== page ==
Hawaii: Surprising Facts About The Aloha State
It's Been Around For A While
At 4,000 miles from Japan and almost 2,400 miles from the mainland United States, Hawaii is the most isolated population on Earth, so how did anyone ever find this tropical paradise in the first place? Unfortunately, the exact date of the discovery of Hawaii is unknown, but best estimates place it about around 300 C.E., when explorers from the Marquesas Islands in Polynesia set out on canoes. However, it seems like the long treks out to Hawaii stopped around 1300 C.E.
The people of Hawaii lived in total isolation for the next 500 years, until famed British explorer James Cook made contact with the islanders on his third major voyage in January 1779. (He stopped on the island a year earlier to replenish his water but did not engage heavily with the native people.) Initially, Captain Cook was welcomed by the native Hawaiians, who had not yet developed metalworking and were impressed by Cook's ship and tools. Cook wrote that the Hawaiians viewed him and his crew "as gods," specifically the god Lono, as he happened to arrive in the bay dedicated to the god around the time of a religious festival.
Whether or not some of the Hawaiians honestly believed he was a god is contended among historians, especially given that a crew member of his died not too long into their stay, which is fairly ungodlike behavior. Regardless, he was treated extremely well. Maybe a little too well, as it seems some resentment brewed during his extended stay. It didn't help much that Cook made several cultural faux pas, like taking the wood from the fence around a sacred burial area and accusing a chieftain of stealing a boat (which was even more awkward when the boat was actually found among the crew).
Whatever the case, he was not so welcomed when he returned only a few weeks later, greeted by Hawaiians throwing rocks. Soon, Cook discovered that one of his boats actually was stolen this time, so he did what any reasonable person would do and tried to kidnap their monarch, the aliʻi nui Kalaniʻōpuʻu. As you might imagine, this did not go over well. A small battle broke out between Cook's crew and the native people, and Cook wound up stabbed to death. In case you've heard this story before, no, the Hawaiians did not eat Cook's body, and there is no record of cannibalism in their history. However, it is true that Cook was, well, cooked, as the Hawaiians' burial rituals for esteemed people involved the use of their bones and it was a lot easier to get them that way. Some of his body was eventually given back to the crew so they could perform their own burial rituals in England.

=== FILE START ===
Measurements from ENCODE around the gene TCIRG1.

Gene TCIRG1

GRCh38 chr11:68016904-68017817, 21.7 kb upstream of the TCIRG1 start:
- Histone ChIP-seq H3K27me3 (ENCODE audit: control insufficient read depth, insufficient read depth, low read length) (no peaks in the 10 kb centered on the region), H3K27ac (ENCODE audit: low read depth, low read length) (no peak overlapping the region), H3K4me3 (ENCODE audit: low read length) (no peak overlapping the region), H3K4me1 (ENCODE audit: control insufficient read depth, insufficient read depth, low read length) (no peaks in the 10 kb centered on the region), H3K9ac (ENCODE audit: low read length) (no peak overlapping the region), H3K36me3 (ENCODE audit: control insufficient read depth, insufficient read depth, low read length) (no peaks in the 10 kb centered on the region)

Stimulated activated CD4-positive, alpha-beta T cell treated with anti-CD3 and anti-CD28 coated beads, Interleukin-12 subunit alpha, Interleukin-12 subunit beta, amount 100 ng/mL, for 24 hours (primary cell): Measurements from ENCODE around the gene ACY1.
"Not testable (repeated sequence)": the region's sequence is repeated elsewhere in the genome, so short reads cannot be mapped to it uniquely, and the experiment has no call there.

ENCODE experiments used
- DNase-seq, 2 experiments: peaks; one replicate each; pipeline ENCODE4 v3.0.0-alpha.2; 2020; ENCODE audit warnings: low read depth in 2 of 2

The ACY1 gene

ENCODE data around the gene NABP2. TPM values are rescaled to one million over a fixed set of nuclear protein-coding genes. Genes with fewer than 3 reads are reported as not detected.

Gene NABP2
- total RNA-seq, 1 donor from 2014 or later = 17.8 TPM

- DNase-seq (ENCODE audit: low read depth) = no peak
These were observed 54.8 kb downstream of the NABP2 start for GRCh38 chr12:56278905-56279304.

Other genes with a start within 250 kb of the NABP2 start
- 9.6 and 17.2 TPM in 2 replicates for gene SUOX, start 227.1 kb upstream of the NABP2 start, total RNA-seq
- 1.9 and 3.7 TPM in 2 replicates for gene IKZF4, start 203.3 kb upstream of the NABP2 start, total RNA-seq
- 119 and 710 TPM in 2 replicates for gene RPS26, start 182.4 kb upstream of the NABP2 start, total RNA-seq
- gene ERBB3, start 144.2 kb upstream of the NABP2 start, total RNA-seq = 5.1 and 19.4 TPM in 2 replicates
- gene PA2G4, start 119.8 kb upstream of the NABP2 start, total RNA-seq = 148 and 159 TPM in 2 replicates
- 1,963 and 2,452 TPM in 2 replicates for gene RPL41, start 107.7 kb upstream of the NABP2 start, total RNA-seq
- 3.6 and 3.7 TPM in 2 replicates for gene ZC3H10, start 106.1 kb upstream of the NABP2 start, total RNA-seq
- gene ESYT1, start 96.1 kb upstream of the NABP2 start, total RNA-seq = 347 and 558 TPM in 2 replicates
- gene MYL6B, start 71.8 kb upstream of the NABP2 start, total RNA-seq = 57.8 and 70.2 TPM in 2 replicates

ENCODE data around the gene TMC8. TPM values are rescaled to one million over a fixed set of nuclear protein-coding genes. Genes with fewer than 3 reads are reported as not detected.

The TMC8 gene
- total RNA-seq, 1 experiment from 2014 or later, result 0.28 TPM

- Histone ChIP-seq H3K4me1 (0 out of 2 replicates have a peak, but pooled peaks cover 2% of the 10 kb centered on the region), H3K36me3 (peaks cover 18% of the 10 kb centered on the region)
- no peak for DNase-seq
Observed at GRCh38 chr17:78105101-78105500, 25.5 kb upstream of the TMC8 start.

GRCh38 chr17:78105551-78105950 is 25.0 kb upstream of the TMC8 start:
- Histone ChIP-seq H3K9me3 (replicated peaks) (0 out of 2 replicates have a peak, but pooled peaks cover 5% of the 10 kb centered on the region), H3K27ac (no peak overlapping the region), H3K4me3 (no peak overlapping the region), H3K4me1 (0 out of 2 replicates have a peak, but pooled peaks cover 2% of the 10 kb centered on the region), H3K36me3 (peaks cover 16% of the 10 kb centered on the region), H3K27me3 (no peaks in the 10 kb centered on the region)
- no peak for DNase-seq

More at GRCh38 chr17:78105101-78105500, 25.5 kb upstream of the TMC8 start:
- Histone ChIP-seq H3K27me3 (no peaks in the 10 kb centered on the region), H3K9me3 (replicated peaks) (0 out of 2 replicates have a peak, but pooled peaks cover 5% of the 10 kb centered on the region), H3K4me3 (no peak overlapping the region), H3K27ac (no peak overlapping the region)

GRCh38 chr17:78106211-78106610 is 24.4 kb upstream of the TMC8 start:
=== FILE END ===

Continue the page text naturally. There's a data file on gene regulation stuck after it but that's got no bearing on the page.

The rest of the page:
The Last Queen Of Hawaii
The monarchy continued until the late 1800s, ending with Hawaii's last (and also first) ruling queen, Queen Lili'uokalani. Although she was well liked, her reign was a short two years, after which attorney Sanford Dole (of the Dole agricultural family) staged a coup and overthrew her as ruler. He became the first president of Hawaii and encouraged the United States to annex the island, although U.S. President Grover Cleveland decried the takeover as illegal and initially fought to return Lili'uokalani to the throne. Congress strongly disagreed, and when Lili'uokalani's supporters fought back, she was put under house arrest for treason, though she secured pardons for her supporters and finally abdicated her throne on January 24, 1895.
Although Hawaii was officially annexed in 1898, it did not become a state until 1959, when a vote cast 94.3% of inhabitants in favor of statehood. By this point, native Hawaiians were a minority of the population, and many who were born on the island during the early 20th century were U.S. citizens by nature of their parentage. Hawaii was the last state admitted to the country, and the flag with 50 stars made its debut on July 4, 1960, though both Washington, D.C. and Puerto Rico have pushed for recognition as states, so we may be getting a new one any day.
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